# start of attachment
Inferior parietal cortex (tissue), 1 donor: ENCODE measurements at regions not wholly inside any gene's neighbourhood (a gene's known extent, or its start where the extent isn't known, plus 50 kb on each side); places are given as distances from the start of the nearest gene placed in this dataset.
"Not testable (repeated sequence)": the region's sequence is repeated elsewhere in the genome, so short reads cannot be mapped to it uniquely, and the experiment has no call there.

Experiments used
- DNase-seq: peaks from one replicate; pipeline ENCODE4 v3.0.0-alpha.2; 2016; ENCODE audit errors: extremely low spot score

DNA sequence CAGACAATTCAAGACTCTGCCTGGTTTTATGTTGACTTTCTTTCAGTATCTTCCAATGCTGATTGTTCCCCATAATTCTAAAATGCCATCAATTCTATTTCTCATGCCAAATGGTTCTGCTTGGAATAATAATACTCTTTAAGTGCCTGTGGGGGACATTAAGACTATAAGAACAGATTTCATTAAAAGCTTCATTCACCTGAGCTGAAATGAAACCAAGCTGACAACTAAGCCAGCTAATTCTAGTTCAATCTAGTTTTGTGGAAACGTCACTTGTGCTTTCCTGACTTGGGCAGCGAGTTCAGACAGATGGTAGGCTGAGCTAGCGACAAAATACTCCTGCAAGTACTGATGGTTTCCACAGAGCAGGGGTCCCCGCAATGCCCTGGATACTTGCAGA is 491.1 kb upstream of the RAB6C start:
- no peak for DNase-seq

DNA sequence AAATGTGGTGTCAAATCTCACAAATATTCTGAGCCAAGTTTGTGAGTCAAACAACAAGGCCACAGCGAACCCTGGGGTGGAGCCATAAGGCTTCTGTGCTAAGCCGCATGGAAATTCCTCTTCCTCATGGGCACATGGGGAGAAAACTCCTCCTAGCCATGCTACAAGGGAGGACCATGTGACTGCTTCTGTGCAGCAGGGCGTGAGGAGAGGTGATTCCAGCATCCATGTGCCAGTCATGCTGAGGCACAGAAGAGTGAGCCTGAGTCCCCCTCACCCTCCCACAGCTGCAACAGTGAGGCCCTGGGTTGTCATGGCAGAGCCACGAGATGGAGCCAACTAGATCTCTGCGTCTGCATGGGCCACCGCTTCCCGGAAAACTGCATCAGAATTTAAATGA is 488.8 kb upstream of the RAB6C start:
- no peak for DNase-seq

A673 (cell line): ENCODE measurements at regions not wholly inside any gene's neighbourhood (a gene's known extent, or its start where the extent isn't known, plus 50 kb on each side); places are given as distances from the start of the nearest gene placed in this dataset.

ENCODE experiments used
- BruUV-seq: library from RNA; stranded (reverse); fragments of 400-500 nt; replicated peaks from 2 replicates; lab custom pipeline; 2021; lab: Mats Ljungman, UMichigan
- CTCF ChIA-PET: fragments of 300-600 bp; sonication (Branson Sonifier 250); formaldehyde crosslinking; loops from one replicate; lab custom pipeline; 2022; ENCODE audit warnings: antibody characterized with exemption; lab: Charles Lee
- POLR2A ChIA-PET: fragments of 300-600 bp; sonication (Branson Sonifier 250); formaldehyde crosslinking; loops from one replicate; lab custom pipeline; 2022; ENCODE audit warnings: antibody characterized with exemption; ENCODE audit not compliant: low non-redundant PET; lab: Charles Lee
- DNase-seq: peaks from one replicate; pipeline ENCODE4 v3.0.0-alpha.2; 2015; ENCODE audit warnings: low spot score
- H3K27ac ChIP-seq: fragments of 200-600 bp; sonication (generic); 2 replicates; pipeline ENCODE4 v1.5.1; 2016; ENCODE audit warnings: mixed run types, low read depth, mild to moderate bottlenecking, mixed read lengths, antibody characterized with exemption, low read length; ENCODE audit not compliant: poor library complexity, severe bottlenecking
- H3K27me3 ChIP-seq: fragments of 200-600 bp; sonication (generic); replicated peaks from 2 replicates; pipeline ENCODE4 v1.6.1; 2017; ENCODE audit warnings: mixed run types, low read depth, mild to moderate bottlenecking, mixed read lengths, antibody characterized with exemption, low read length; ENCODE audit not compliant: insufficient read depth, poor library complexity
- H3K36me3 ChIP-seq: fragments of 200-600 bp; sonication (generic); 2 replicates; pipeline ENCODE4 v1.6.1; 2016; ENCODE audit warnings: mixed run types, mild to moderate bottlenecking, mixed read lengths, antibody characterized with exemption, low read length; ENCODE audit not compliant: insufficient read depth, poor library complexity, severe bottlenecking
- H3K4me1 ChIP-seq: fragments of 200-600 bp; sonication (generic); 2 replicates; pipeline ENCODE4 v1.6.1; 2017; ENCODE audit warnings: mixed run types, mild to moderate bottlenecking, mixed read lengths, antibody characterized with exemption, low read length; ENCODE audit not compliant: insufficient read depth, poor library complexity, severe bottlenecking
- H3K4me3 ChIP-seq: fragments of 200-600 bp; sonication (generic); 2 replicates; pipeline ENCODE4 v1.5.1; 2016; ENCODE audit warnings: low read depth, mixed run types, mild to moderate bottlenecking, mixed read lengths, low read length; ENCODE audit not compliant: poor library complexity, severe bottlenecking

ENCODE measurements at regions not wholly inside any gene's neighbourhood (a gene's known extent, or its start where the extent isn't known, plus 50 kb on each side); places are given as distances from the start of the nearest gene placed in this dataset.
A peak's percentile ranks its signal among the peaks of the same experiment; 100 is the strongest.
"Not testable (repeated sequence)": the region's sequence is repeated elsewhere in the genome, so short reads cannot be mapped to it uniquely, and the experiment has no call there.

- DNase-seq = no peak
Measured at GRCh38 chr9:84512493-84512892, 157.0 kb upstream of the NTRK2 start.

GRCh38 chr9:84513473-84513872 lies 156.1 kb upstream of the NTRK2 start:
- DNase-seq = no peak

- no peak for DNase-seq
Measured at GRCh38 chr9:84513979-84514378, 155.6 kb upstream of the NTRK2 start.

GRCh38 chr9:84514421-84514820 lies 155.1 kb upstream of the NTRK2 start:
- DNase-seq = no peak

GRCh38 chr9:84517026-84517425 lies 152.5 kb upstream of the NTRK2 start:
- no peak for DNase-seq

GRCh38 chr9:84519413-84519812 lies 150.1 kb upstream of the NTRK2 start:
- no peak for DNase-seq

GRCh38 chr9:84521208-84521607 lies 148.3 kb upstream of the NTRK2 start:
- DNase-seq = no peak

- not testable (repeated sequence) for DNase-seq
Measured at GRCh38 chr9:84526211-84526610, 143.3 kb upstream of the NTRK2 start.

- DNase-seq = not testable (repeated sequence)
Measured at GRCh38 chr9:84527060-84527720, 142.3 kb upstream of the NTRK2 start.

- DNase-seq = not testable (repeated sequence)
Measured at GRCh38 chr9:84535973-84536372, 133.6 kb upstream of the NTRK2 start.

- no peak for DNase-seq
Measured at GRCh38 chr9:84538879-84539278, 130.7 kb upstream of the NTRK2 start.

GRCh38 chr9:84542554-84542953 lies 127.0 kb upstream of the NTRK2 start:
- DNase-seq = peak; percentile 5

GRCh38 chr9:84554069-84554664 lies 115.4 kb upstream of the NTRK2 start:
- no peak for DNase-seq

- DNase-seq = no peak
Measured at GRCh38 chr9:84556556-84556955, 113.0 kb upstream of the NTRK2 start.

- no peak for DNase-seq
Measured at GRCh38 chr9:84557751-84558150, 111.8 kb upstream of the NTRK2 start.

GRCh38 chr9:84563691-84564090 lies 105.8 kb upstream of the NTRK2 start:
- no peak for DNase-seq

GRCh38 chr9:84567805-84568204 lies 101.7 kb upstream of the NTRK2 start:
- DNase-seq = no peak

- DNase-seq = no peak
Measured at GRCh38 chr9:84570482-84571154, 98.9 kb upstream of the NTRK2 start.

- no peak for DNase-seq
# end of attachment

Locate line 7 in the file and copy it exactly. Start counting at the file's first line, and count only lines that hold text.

DNA sequence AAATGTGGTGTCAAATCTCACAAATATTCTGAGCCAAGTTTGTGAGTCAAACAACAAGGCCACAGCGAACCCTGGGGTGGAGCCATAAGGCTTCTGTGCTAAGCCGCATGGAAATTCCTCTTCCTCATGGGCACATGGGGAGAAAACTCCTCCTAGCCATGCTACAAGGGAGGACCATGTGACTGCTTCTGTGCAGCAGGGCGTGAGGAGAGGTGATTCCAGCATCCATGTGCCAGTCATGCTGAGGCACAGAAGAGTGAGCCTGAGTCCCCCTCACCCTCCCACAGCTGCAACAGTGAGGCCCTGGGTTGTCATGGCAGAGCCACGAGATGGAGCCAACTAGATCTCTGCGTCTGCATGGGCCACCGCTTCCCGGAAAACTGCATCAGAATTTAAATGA is 488.8 kb upstream of the RAB6C start: